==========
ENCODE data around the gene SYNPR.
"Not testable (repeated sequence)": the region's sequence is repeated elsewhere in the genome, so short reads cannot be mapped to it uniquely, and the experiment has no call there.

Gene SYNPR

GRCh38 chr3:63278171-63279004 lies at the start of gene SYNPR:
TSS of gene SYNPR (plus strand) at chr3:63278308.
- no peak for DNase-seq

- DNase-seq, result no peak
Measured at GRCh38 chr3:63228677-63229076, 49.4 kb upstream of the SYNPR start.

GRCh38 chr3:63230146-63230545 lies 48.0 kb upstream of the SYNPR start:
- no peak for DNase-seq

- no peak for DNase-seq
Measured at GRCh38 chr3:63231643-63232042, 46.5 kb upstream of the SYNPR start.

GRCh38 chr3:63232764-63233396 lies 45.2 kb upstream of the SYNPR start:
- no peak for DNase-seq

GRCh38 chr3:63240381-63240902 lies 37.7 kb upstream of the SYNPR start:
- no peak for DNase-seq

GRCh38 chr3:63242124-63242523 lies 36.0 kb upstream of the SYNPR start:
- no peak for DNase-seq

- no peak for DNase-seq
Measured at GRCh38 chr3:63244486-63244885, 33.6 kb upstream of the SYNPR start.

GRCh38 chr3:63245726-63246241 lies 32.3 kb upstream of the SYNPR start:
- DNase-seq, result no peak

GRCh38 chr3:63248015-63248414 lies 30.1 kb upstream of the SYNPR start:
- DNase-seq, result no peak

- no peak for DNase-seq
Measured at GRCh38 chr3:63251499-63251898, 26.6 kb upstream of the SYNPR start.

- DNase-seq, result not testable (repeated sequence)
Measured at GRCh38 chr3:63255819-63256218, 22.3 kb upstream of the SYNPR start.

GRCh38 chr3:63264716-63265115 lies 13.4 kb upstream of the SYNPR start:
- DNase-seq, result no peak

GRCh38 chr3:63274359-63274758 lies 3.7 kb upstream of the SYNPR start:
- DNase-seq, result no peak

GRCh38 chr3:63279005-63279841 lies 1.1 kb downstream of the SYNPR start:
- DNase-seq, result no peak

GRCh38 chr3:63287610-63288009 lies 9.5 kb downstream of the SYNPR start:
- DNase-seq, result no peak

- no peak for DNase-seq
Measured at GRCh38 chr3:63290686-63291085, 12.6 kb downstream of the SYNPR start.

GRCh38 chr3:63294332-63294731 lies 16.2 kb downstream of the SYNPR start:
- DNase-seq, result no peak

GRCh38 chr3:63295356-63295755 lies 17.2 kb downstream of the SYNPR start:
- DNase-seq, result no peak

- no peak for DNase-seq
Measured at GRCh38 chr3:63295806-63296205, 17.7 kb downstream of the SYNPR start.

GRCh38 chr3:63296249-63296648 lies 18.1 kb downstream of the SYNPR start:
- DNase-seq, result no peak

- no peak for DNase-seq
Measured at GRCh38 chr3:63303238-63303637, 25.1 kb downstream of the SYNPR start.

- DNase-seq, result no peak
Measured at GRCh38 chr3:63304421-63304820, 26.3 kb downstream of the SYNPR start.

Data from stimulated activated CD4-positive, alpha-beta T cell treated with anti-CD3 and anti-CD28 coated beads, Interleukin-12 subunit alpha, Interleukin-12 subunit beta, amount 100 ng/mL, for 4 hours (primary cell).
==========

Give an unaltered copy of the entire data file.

ENCODE data around the gene SYNPR.
"Not testable (repeated sequence)": the region's sequence is repeated elsewhere in the genome, so short reads cannot be mapped to it uniquely, and the experiment has no call there.

Gene SYNPR

GRCh38 chr3:63278171-63279004 lies at the start of gene SYNPR:
TSS of gene SYNPR (plus strand) at chr3:63278308.
- no peak for DNase-seq

- DNase-seq, result no peak
Measured at GRCh38 chr3:63228677-63229076, 49.4 kb upstream of the SYNPR start.

GRCh38 chr3:63230146-63230545 lies 48.0 kb upstream of the SYNPR start:
- no peak for DNase-seq

- no peak for DNase-seq
Measured at GRCh38 chr3:63231643-63232042, 46.5 kb upstream of the SYNPR start.

GRCh38 chr3:63232764-63233396 lies 45.2 kb upstream of the SYNPR start:
- no peak for DNase-seq

GRCh38 chr3:63240381-63240902 lies 37.7 kb upstream of the SYNPR start:
- no peak for DNase-seq

GRCh38 chr3:63242124-63242523 lies 36.0 kb upstream of the SYNPR start:
- no peak for DNase-seq

- no peak for DNase-seq
Measured at GRCh38 chr3:63244486-63244885, 33.6 kb upstream of the SYNPR start.

GRCh38 chr3:63245726-63246241 lies 32.3 kb upstream of the SYNPR start:
- DNase-seq, result no peak

GRCh38 chr3:63248015-63248414 lies 30.1 kb upstream of the SYNPR start:
- DNase-seq, result no peak

- no peak for DNase-seq
Measured at GRCh38 chr3:63251499-63251898, 26.6 kb upstream of the SYNPR start.

- DNase-seq, result not testable (repeated sequence)
Measured at GRCh38 chr3:63255819-63256218, 22.3 kb upstream of the SYNPR start.

GRCh38 chr3:63264716-63265115 lies 13.4 kb upstream of the SYNPR start:
- DNase-seq, result no peak

GRCh38 chr3:63274359-63274758 lies 3.7 kb upstream of the SYNPR start:
- DNase-seq, result no peak

GRCh38 chr3:63279005-63279841 lies 1.1 kb downstream of the SYNPR start:
- DNase-seq, result no peak

GRCh38 chr3:63287610-63288009 lies 9.5 kb downstream of the SYNPR start:
- DNase-seq, result no peak

- no peak for DNase-seq
Measured at GRCh38 chr3:63290686-63291085, 12.6 kb downstream of the SYNPR start.

GRCh38 chr3:63294332-63294731 lies 16.2 kb downstream of the SYNPR start:
- DNase-seq, result no peak

GRCh38 chr3:63295356-63295755 lies 17.2 kb downstream of the SYNPR start:
- DNase-seq, result no peak

- no peak for DNase-seq
Measured at GRCh38 chr3:63295806-63296205, 17.7 kb downstream of the SYNPR start.

GRCh38 chr3:63296249-63296648 lies 18.1 kb downstream of the SYNPR start:
- DNase-seq, result no peak

- no peak for DNase-seq
Measured at GRCh38 chr3:63303238-63303637, 25.1 kb downstream of the SYNPR start.

- DNase-seq, result no peak
Measured at GRCh38 chr3:63304421-63304820, 26.3 kb downstream of the SYNPR start.

Data from stimulated activated CD4-positive, alpha-beta T cell treated with anti-CD3 and anti-CD28 coated beads, Interleukin-12 subunit alpha, Interleukin-12 subunit beta, amount 100 ng/mL, for 4 hours (primary cell).